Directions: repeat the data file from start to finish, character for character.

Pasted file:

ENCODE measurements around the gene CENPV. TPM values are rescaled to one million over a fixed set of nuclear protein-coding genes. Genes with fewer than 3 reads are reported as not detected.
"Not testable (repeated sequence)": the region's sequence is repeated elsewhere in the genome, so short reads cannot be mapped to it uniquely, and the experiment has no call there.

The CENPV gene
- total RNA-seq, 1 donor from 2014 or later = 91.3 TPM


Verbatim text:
ENCODE measurements around the gene CENPV. TPM values are rescaled to one million over a fixed set of nuclear protein-coding genes. Genes with fewer than 3 reads are reported as not detected.
"Not testable (repeated sequence)": the region's sequence is repeated elsewhere in the genome, so short reads cannot be mapped to it uniquely, and the experiment has no call there.

The CENPV gene
- total RNA-seq, 1 donor from 2014 or later = 91.3 TPM